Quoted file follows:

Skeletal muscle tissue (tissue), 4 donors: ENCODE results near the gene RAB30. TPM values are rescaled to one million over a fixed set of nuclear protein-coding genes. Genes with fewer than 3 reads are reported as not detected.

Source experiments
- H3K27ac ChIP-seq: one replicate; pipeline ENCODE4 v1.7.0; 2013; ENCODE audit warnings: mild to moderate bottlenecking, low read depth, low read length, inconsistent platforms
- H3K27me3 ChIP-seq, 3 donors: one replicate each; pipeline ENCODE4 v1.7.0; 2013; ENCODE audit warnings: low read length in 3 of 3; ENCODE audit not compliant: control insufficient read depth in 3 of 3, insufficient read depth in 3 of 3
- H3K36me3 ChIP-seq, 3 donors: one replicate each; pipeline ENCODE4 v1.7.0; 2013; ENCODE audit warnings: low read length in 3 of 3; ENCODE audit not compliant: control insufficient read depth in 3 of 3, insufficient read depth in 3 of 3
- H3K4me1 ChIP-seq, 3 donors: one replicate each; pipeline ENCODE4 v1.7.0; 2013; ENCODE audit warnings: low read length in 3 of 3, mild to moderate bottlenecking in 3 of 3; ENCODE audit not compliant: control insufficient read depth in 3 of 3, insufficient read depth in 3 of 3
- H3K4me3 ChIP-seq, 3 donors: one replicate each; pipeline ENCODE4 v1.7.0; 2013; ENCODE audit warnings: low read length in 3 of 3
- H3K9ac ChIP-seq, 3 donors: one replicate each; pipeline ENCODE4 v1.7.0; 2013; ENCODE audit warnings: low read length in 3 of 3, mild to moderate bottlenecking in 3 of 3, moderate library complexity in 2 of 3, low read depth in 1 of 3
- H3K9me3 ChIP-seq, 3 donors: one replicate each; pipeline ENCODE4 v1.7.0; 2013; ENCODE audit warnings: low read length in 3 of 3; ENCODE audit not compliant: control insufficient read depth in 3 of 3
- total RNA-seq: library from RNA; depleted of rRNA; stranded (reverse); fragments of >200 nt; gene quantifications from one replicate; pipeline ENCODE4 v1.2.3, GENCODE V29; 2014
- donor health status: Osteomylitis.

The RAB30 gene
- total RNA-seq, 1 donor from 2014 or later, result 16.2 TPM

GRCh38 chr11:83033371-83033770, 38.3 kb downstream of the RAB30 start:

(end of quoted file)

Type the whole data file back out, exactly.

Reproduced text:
Skeletal muscle tissue (tissue), 4 donors: ENCODE results near the gene RAB30. TPM values are rescaled to one million over a fixed set of nuclear protein-coding genes. Genes with fewer than 3 reads are reported as not detected.

Source experiments
- H3K27ac ChIP-seq: one replicate; pipeline ENCODE4 v1.7.0; 2013; ENCODE audit warnings: mild to moderate bottlenecking, low read depth, low read length, inconsistent platforms
- H3K27me3 ChIP-seq, 3 donors: one replicate each; pipeline ENCODE4 v1.7.0; 2013; ENCODE audit warnings: low read length in 3 of 3; ENCODE audit not compliant: control insufficient read depth in 3 of 3, insufficient read depth in 3 of 3
- H3K36me3 ChIP-seq, 3 donors: one replicate each; pipeline ENCODE4 v1.7.0; 2013; ENCODE audit warnings: low read length in 3 of 3; ENCODE audit not compliant: control insufficient read depth in 3 of 3, insufficient read depth in 3 of 3
- H3K4me1 ChIP-seq, 3 donors: one replicate each; pipeline ENCODE4 v1.7.0; 2013; ENCODE audit warnings: low read length in 3 of 3, mild to moderate bottlenecking in 3 of 3; ENCODE audit not compliant: control insufficient read depth in 3 of 3, insufficient read depth in 3 of 3
- H3K4me3 ChIP-seq, 3 donors: one replicate each; pipeline ENCODE4 v1.7.0; 2013; ENCODE audit warnings: low read length in 3 of 3
- H3K9ac ChIP-seq, 3 donors: one replicate each; pipeline ENCODE4 v1.7.0; 2013; ENCODE audit warnings: low read length in 3 of 3, mild to moderate bottlenecking in 3 of 3, moderate library complexity in 2 of 3, low read depth in 1 of 3
- H3K9me3 ChIP-seq, 3 donors: one replicate each; pipeline ENCODE4 v1.7.0; 2013; ENCODE audit warnings: low read length in 3 of 3; ENCODE audit not compliant: control insufficient read depth in 3 of 3
- total RNA-seq: library from RNA; depleted of rRNA; stranded (reverse); fragments of >200 nt; gene quantifications from one replicate; pipeline ENCODE4 v1.2.3, GENCODE V29; 2014
- donor health status: Osteomylitis.

The RAB30 gene
- total RNA-seq, 1 donor from 2014 or later, result 16.2 TPM

GRCh38 chr11:83033371-83033770, 38.3 kb downstream of the RAB30 start: